Recently, two Johnson County nursing homes reported that a number of their residents and staff have tested positive for COVID-19. One nursing home sent a number of their residents to a local hospital after the individuals reported symptoms of the virus. Reports revealed that the number of cases at the facility rose to 15, with eight individuals in the hospital, six in isolation, and the remaining still awaiting test results. Officials reprimanded the facilities for sending residents who were experiencing mild symptoms to the hospital. They criticized the facility for overburdening the hospital system instead of treating mild cases on-site.

The Indiana Product Liability Act (IPLA) provides injury victims with an avenue for relief against a manufacturer or seller of a defective product, for the physical harm caused by the product. The IPLA defines consumers as a buyer or any individual who uses the product or any reasonable bystander who suffer injuries because of the product. A manufacturer is an individual or entity that creates, assembles, constructs, or otherwise prepares a product or component before the sale to a consumer. The law requires that plaintiffs abide by the strict statute of limitations and repose to avoid dismissal.

Under Indiana law, plaintiffs must commence their product liability actions within two years after the cause of action accrues or within ten years after the delivery of the device to the original user. However, if the claim accrues at least eight years after but less than ten years of delivery, the action may be filed within two years after the claim accrues. There is a specific exception for asbestos-related claims, and plaintiffs will often try and carve out additional exceptions based on case law. However, these exceptions undergo strict analysis and require a thorough understanding of Indiana product liability laws.

For example, recently, the Indiana Supreme Court issued an opinion addressing a plaintiff’s request to apply an additional exception to the statute of repose. In that case, the plaintiff suffered injuries after using a defective machine at work. His employer purchased the product in 2003, which was over ten years before the plaintiff filed his lawsuit. The plaintiff and defendant agreed that the claim was time-barred, but the plaintiff argued that his claim falls within an exception. He cited previous court discussions that addressed instances when a product undergoes a transformation, in effect, creating a new product. The plaintiff contended that courts should determine the statute of limitations from the time a product undergoes a repair, refurbishment, or reconstruction. He reasoned that this transformation would render the product “new,” and as such, the clock should begin running from that time.

Recently, an Indiana high appeals court issued an opinion hinging on the scope of governmental immunity. In this case, an accident victim tried to sue an Indiana state trooper after they were involved in an accident. The state trooper was not on duty when the accident occurred but was driving a state police-issued vehicle, commonly called a “commission.” As such, the state trooper argued that he was not liable under the Indiana Tort Claims Act (ITCA). On appeal, the plaintiff argued that the office was personally responsible as his acts were “clearly outside the scope” of his employment.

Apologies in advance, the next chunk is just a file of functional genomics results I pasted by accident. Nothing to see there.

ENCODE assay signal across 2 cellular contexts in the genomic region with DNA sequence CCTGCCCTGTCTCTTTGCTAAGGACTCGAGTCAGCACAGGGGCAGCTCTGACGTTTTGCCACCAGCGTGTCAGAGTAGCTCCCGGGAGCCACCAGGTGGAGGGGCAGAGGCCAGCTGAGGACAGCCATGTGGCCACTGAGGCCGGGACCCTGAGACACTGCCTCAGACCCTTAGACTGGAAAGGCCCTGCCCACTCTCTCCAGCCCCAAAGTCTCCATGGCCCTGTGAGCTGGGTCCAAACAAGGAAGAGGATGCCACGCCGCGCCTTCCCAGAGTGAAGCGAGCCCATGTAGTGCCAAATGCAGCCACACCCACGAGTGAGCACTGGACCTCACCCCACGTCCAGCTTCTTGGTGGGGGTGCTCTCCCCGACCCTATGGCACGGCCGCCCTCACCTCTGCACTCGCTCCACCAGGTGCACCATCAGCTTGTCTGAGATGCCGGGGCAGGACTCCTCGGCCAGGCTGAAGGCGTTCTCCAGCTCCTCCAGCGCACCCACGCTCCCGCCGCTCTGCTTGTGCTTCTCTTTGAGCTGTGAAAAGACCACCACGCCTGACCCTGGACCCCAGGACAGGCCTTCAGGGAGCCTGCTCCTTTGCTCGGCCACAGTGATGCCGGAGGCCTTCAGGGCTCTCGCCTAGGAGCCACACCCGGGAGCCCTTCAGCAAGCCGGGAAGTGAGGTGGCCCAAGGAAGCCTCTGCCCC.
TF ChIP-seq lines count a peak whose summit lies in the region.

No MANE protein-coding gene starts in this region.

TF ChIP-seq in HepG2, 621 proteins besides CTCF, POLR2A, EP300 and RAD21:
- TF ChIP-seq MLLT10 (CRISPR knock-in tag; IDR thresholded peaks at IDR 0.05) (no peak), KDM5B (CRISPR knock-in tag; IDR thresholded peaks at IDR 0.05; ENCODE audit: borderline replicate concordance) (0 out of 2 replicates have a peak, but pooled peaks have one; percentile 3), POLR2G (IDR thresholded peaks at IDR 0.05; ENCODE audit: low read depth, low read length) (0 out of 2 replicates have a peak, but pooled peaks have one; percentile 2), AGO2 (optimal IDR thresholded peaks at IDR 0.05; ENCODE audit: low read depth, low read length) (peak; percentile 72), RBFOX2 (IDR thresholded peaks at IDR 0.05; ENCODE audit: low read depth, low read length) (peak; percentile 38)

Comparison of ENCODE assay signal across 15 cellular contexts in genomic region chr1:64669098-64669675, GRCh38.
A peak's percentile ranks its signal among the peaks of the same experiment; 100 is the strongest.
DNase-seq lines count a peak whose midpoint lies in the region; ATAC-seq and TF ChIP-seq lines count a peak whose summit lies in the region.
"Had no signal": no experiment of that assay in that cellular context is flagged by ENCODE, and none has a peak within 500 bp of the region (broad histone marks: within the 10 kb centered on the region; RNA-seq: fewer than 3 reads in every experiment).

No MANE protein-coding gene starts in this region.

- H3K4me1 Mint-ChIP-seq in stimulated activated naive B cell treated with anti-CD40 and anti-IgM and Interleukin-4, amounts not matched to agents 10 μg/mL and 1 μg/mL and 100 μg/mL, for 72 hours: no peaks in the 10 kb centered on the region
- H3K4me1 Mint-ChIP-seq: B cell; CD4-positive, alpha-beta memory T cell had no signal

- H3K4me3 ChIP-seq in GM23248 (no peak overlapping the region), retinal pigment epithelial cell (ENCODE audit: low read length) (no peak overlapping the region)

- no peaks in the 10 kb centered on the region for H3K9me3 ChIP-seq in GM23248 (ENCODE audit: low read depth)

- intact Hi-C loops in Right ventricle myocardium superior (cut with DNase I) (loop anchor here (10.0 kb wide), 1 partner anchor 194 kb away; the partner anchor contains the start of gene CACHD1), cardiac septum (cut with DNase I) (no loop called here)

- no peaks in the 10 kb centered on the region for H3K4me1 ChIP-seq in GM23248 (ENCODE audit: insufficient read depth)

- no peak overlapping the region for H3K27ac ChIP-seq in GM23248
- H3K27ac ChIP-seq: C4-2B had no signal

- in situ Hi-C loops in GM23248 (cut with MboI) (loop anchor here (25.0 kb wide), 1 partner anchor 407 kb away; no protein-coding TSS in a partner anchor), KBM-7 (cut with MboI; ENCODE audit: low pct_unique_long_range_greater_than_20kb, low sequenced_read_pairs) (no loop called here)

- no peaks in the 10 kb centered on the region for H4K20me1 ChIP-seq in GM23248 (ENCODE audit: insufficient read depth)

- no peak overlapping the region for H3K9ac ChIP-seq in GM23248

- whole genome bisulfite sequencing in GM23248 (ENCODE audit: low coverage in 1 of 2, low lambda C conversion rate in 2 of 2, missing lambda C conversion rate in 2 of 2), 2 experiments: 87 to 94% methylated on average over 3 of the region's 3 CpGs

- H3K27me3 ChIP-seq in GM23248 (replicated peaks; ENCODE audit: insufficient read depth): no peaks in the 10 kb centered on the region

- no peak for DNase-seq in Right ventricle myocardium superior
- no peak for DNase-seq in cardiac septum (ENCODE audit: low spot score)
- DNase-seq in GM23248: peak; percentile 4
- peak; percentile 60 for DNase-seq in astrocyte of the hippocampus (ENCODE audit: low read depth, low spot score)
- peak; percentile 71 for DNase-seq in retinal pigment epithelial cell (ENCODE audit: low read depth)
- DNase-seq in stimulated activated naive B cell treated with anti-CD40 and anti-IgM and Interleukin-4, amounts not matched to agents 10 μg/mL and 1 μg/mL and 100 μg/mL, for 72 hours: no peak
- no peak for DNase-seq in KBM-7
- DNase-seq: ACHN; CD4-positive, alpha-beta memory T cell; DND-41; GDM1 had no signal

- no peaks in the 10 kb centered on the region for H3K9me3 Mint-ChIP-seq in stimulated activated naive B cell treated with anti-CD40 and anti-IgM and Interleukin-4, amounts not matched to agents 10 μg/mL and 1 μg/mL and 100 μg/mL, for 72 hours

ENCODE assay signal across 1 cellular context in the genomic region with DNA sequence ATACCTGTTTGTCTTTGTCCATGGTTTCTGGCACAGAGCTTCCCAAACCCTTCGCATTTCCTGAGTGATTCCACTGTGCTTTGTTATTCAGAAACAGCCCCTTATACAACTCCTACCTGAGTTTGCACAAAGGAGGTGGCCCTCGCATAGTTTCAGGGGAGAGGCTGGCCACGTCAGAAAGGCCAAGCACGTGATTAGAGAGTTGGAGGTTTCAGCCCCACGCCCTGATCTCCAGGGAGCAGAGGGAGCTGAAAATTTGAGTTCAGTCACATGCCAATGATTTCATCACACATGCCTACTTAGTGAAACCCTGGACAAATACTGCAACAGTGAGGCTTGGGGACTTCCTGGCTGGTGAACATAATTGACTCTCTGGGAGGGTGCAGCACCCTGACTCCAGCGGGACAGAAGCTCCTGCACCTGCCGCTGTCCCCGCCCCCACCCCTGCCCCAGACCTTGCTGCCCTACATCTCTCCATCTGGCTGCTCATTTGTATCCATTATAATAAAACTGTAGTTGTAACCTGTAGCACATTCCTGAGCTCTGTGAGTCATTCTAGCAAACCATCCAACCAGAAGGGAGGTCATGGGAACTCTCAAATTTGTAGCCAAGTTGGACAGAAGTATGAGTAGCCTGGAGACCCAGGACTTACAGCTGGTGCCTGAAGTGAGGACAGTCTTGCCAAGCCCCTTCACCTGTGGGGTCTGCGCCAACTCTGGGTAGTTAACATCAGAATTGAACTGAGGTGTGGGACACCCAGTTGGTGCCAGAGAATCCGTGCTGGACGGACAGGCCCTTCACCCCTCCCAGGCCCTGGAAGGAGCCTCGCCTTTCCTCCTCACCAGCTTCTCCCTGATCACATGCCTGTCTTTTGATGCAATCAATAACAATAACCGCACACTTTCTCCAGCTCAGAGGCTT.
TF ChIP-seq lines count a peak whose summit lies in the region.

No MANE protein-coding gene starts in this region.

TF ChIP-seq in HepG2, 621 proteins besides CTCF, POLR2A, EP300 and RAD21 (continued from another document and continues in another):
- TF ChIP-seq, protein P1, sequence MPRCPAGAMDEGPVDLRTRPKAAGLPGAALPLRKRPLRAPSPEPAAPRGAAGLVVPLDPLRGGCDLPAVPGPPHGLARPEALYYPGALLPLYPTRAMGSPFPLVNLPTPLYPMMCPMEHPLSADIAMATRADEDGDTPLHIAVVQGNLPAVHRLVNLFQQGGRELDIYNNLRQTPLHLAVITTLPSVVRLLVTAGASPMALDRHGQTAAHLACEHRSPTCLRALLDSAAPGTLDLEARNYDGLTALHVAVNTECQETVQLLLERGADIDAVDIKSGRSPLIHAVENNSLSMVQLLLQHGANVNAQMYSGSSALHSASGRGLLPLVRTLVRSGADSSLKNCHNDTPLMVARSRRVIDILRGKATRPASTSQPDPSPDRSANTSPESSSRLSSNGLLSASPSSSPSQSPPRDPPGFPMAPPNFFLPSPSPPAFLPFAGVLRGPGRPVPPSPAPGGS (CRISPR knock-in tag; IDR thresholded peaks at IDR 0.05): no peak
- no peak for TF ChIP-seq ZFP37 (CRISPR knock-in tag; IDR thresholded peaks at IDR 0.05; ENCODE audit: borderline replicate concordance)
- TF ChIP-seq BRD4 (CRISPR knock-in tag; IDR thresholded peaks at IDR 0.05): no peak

Here, the state police issued the trooper his commission, which was subject to police standard operating procedures (SOP). The SOP provided guidelines for operating the vehicle when the vehicle was on or off-duty and during emergency and non-emergency situations. The SOP requires troopers to maintain radio contact even while off-duty, avoid violating traffic laws, unless necessary, and respond to emergency situations. Further, the SOP authorized troopers to use their commission, on a minimal basis, for their transportation.

On the day of the accident, the trooper completed his shift, went home to shower, and left in his commission to go to his son’s baseball game. While he was driving southbound to his son’s game, he attempted to pass the vehicle in front of him by crossing into the northbound lane. As he transitioned to the opposite lane, he saw a motorcycle approaching and quickly moved back into his lane. However, the motorcycle driver did not have enough time to slow down and ended up abruptly locking his brakes, which caused his vehicle to roll over and eject both he and his passenger. In response to the motorcyclist’s personal injury claim, the trooper argued that he was immune under the ITCA, because he was within the scope of his employment.

Individuals who suffer injuries in Indiana trucking accidents often face challenges determining the liable parties. Many people do not know that in addition to the negligent truck driver, there may be other individuals or entities who contributed to the accident and the victim’s injuries. Indiana trucking accident victims should seek damages from all potentially liable parties to ensure that they receive the maximum amount of compensation they deserve.

In commercial trucking accident lawsuits, defendants may include the truck driver, the trucking company, a business that commissioned the delivery, and anyone responsible for the truck’s parts or trailers. Truck drivers may be liable for their negligence in instances where they were speeding, distracted, fatigued, or otherwise operating their vehicle in an unsafe manner. Holding the trucking company and other related entities liable requires a thorough understanding of Indiana vicarious liability laws.

Vicarious liability is a type of secondary liability that imposes responsibility on the truck driver’s employer. The employer, frequently referred to as the principal, is liable for the negligence or actions of their employee, the agent. Trucking employers may be responsible if the employee was working under the employer’s direction, the employer possessed the authority to control the employee’s actions, and the employee’s behaviors occurred during the course and scope of employment.